We asked: How should we educate children about the First World War?

Jennifer
Jennifer Hoegg
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Published on August 06, 2014

Christine Renaud of Falmouth, Hants County:

"I would hope that you would educate children about every war, not just the first one. The first one, the last one and the reasons that there really shouldn’t be one."

 

Published on August 06, 2014

Mary Bent of Kentville, Kings County:

“They need to hear the stories of the young people who went off to war and what they gave up to protect our freedom. When I was growing up we never really talked about that. If we keep talking about it, maybe it will never happen again.” 

Published on August 06, 2014

Sheldon Gidney, Digby, Digby County: "I would think the school system is the best way to reach the children. This place is rich in history; we have war monuments all over town – every town does but who stops and reads them? The teachers could take the children around and talk about them. The history is right under our noses."

 

Published on August 06, 2014

Carly Churchill, Yarmouth, Yarmouth County:

"I think we should educate our children by telling them the stories that have been passed down by our veterans, andmake them understand the importance of the sacrifice they gave for our country. Showing them different artifacts and hearing the stories from war time and how different life was in the early 1900s compared to now would begin to give them an understanding of the great sacrifice the service men and women gave for our country."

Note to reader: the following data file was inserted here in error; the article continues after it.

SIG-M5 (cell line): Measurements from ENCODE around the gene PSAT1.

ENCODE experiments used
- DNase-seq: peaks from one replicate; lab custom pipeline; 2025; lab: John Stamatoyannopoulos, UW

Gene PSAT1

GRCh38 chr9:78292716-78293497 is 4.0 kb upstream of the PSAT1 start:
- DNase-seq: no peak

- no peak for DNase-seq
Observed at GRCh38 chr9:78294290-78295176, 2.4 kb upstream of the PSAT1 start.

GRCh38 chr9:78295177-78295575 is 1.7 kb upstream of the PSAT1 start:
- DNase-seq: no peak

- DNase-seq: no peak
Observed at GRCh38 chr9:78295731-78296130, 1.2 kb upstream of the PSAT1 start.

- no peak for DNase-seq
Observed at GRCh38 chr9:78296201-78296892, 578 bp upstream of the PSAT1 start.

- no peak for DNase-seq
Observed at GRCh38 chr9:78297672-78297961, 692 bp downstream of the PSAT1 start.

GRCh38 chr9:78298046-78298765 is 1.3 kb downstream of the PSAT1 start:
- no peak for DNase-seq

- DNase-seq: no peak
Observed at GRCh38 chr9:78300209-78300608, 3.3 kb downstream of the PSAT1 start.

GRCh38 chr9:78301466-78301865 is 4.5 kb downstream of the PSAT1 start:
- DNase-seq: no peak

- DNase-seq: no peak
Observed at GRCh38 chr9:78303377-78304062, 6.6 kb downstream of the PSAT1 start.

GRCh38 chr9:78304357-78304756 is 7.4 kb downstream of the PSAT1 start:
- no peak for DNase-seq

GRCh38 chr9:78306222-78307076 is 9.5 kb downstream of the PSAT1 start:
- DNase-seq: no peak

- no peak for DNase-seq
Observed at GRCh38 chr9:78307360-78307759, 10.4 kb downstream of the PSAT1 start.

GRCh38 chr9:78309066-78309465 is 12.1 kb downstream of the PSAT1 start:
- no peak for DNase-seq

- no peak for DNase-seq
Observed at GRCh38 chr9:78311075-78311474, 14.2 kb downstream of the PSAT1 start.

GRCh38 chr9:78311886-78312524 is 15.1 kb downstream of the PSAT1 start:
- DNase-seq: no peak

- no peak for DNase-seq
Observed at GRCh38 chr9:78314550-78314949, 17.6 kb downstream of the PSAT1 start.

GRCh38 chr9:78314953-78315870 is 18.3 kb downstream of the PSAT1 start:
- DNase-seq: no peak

Published on August 08, 2014

Graham M. Nickerson, Shelburne County: "Make "All Quiet on the Western Front" a mandatory reading for the appropriate grade level."

Leading up to Remembrance Day, TC Media weekly newspapers in western Nova Scotia will be highlighting stories connected to the 100th anniversary of the beginning of the First World War.

Canada was called into the conflict 100 years ago this week -  Aug. 4, 2014 - when Britain joined the war.

With the 100th anniversary of the beginning of the First World War upon us we asked: With few people left who have a first-hand memory of the First World War, how should we educate children about it?

You answered: 

Christine Renaud of Falmouth, Hants County: 

"I would hope that you would educate children about every war, not just the first one. The first one, the last one and the reasons that there really shouldn’t be one."

Mary Bent of Kentville, Kings County:

“They need to hear the stories of the young people who went off to war and what they gave up to protect our freedom. When I was growing up we never really talked about that. If we keep talking about it, maybe it will never happen again.” 

Sheldon Gidne of Digby, Digby County: 

"I would think the school system is the best way to reach the children. This place is rich in history; we have war monuments all over town – every town does but who stops and reads them? The teachers could take the children around and talk about them. The history is right under our noses."

Carly Churchill of Yarmouth, Yarmouth County:

"I think we should educate our children by telling them the stories that have been passed down by our veterans, andmake them understand the importance of the sacrifice they gave for our country. Showing them different artifacts and hearing the stories from war time and how different life was in the early 1900s compared to now would begin to give them an understanding of the great sacrifice the service men and women gave for our country."

Graham M. Nickerson, Shelburne County:

"Make "All Quiet on the Western Front" a mandatory reading for the appropriate grade level." 

 

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